The decrease in adult learning and especially in informal learning due to COVID-19 induced shutdowns raises distributional concerns as low-skilled workers are more likely than the high-skilled to rely on informal learning for skill development (as they are less likely to participate in other forms of learning) (Fialho, Quintini and Vandeweyer, 2019[1]). In particular, data suggest that while low-skilled workers participate less in non-formal and formal learning activities, they rely heavily on learning by doing and/or from the interaction with their colleagues. A pause in work activity and reduced contact with co-workers can, hence, hinder their upskilling significantly, with negative scarring effects on their employment prospects and skills development.

Low-skilled workers are particularly exposed to the negative effects of COVID-19 induced shutdowns of economic activities on their skills development, while high-skilled workers working in sectors in which activity can be maintained through remote working arrangements can continue to work and learn during the pandemic (Espinoza and Reznikova, 2020[4]). If remote working is possible, supportive managerial practices can help to maintain some of the interaction with, and learning from, co-workers. As such, workers can be partly sheltered from the negative impacts of shutdowns and learning activities can be partly maintained. The feasibility of working remotely and the effect that this has on the ability of workers to train remotely is discussed in the following section.

Triggered by the unprecedented scale of the health emergency, businesses were required to reduce or close their operations at different times in 2020 and many workers were forced to remain at home. However, economic activity was and is being maintained in some sectors thanks to the transition of operations to remote working practices. Digital technologies enable a degree of interaction between colleagues, facilitating ‘remote learning’. However, the transition to remote working does not automatically lead to ‘remote learning’. Supportive management practices are necessary to encourage the interaction and sharing among workers, so that informal learning can continue to be provided and received. For example, encouraging mentors to share their screens while working remotely, can help to imitate the office setting, allowing junior staff to continue to learn from more senior staff despite the lack of physical interactions.

Working remotely is therefore a necessary but not sufficient condition to maintain the provision of informal learning opportunities and to avoid the disruptions caused by learning interruptions in the short, medium and long term. Similarly, companies that offered non-formal learning opportunities to their employees should continue to do so and invest further to leverage the potential of digital technologies and adapt content to changing skill needs. In occupations in which tasks cannot be performed remotely, learning opportunities are inevitably lost. For instance, much of the informal learning to which sous-chefs are exposed, comes from their continuous interaction with the Head Chef in the restaurant. If this physical interaction ceases, much of the informal learning also stops. This situation applies to a wide variety of jobs and workers who rely on physical proximity with co-workers to learn on the job.

The capacity to smoothly transfer work and on-the-job learning online depends on the sector, the tasks required for performing the job, and the extent to which these can be performed remotely and communicated effectively without physical interaction. It also varies across countries, and is linked with prior readiness for the digital transition.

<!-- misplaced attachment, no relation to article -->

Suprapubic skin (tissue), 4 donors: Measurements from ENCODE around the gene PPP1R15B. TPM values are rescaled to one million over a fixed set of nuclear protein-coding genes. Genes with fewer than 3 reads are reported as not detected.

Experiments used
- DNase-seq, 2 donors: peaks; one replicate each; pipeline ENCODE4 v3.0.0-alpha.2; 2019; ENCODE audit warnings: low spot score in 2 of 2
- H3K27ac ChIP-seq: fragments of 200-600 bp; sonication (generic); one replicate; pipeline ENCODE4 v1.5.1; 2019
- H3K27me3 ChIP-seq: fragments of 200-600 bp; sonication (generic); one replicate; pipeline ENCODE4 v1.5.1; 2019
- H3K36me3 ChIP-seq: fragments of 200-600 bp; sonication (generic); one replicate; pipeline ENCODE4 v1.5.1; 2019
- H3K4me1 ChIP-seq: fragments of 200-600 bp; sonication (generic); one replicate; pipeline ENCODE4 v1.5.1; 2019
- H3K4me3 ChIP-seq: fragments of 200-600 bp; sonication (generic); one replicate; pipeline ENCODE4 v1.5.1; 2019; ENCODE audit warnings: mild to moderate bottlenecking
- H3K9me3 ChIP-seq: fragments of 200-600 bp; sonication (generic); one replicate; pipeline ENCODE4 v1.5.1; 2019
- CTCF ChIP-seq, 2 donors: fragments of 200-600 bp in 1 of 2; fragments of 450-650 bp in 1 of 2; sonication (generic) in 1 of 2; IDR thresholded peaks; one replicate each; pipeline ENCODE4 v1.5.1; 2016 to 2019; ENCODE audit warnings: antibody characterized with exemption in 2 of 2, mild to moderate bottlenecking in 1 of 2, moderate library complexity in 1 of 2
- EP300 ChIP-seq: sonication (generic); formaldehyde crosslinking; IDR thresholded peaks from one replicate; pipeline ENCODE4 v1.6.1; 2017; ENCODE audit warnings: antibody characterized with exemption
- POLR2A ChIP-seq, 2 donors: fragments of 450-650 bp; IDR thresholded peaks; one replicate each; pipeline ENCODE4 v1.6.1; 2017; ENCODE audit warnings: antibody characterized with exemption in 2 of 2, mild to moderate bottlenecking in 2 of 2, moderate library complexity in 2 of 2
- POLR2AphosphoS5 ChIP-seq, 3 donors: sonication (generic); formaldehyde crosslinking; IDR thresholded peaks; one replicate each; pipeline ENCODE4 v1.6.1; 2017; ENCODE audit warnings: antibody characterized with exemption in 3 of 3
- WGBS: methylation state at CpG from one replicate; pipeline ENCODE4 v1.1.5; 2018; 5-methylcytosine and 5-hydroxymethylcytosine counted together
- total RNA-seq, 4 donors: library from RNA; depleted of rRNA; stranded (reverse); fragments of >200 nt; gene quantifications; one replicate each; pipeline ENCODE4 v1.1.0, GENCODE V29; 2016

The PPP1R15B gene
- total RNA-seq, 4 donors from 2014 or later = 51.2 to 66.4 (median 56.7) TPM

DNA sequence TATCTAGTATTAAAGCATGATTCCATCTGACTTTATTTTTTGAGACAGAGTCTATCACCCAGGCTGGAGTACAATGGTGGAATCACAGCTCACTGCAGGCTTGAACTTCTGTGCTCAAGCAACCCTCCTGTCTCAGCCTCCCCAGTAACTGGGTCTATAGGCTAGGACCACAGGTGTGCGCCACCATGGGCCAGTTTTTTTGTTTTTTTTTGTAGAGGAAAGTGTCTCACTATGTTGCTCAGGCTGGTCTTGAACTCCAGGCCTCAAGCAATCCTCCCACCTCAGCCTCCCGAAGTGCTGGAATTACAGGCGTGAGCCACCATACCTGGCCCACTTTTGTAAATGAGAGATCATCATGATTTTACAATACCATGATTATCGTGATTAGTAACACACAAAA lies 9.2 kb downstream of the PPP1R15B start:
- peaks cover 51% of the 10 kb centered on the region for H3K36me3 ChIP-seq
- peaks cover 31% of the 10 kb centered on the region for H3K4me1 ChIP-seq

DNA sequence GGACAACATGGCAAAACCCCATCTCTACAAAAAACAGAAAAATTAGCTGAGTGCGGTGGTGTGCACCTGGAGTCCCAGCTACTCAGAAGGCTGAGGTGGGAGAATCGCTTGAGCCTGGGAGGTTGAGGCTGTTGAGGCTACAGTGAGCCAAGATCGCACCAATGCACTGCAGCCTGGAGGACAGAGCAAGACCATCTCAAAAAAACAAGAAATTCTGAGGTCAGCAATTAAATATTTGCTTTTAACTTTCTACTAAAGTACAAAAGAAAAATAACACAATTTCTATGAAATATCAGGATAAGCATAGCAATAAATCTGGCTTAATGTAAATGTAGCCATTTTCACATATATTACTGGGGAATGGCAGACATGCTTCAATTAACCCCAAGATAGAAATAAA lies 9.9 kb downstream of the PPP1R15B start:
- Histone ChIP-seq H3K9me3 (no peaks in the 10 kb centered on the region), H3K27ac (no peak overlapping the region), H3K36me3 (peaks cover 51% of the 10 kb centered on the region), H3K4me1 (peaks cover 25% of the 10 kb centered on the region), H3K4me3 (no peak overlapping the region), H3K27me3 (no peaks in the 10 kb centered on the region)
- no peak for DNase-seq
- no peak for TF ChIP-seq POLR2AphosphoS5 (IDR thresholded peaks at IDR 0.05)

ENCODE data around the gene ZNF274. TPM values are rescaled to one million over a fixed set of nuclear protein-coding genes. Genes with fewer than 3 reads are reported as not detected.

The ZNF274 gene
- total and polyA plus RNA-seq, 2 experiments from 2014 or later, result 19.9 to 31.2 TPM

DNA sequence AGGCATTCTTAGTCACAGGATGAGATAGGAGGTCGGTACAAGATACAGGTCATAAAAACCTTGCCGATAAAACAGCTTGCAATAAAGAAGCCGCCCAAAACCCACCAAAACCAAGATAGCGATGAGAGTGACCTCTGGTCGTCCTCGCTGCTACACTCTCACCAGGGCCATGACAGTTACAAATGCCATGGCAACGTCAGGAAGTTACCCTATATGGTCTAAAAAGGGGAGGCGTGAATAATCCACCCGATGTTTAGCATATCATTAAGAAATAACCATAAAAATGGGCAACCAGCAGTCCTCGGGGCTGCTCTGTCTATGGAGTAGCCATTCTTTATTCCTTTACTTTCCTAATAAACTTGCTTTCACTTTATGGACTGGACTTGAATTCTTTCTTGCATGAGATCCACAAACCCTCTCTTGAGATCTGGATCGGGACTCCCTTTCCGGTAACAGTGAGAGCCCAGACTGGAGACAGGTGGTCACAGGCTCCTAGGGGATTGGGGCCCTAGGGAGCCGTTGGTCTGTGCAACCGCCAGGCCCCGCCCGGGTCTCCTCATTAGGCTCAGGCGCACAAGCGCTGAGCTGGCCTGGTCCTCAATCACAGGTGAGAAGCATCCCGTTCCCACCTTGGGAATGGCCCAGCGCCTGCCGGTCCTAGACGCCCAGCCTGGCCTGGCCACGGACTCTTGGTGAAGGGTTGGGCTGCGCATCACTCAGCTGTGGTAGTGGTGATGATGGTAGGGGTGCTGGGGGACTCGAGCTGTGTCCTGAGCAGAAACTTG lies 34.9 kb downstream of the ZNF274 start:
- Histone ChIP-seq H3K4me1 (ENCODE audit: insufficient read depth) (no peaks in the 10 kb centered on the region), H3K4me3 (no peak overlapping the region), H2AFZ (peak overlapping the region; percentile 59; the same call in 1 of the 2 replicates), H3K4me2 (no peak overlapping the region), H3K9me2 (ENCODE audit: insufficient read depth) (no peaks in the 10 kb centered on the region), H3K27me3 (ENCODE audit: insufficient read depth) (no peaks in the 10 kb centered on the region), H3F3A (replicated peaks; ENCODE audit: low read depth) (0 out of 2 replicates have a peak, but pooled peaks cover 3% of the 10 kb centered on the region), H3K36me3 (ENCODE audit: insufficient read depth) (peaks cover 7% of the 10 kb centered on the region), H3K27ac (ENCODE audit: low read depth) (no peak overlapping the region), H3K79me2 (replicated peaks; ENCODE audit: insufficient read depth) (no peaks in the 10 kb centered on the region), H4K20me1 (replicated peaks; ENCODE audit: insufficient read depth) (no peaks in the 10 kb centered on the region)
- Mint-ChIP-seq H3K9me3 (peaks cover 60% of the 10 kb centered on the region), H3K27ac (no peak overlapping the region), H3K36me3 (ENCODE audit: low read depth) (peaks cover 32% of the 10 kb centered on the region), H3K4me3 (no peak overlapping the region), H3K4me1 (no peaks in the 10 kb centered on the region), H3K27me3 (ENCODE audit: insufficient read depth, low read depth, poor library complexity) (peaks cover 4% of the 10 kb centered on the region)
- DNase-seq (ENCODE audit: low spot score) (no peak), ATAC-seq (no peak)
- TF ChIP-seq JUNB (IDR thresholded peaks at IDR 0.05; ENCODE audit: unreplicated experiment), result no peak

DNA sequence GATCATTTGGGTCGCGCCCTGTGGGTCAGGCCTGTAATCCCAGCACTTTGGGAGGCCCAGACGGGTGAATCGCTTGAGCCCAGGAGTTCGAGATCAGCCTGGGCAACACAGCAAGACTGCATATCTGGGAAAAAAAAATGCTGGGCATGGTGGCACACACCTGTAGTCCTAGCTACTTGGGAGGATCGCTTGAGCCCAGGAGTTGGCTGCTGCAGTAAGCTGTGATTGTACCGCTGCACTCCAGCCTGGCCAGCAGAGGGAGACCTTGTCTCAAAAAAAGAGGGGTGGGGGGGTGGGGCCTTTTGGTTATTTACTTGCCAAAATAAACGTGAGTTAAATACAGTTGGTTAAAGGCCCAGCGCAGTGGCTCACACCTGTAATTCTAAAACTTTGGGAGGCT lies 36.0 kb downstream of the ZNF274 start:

This policy brief uses both the OECD estimates of the intensity of sectoral shutdowns (discussed in-depth in the following section), as well as the country- and sector-specific figures on the feasibility to work remotely, to examine different scenarios to determine the amount of informal and non-formal learning that workers have likely forgone as a result of social distancing measures and lockdowns. Espinoza and Reznikova, (2020[4]) investigate these relationships in the COVID-19 context, and estimate the feasibility of working remotely by country and by sector. The feasibility of working remotely is assessed by examining the extent to which jobs involve the performance of physical tasks, the application of flexibility in work, and the intensity of the use of information and communications technology (ICT), reading and writing skills in workplaces.

While the COVID-19 pandemic forced virtually all businesses to rethink their operations, certain sectors are being exposed more than others to shutdowns of non-essential activities. For instance, workers in the tourism and recreation sector, including those employed in civil aviation, have been particularly exposed to economic shutdowns. The intensity of sectoral shutdowns, and the ability of firms to shift operations on line are two key determinants of the ability for workers in that sector to access learning provision.

The intensity of sectoral shutdowns and the ability of firms in a particular sector to transfer their operations on line are two key determinants of the ability for workers in that sector to access learning provision.   

In order to estimate the number of learning hours that workers may have missed due to reductions in operations because of COVID-19 restrictions, the analysis in this brief combines three elements: i) the figures on the participation of workers in learning (hours), ii) the estimates of sectoral reductions in economic activities as reported in Table 1 and iii) the feasibility of working remotely (Espinoza and Reznikova, 2020[4]). This information is used to assess the average loss in hours of non-formal and informal learning that workers in different sectors (differently hit by COVID-19 shutdowns and ability to work remotely) are facing during the pandemic. The two scenarios can be interpreted as the “extremes” in terms of the pathways that countries can find themselves in, depending on the restrictions in place. As the pandemic unfolds, countries can move across the scenarios, and may find themselves at any point between the two scenarios.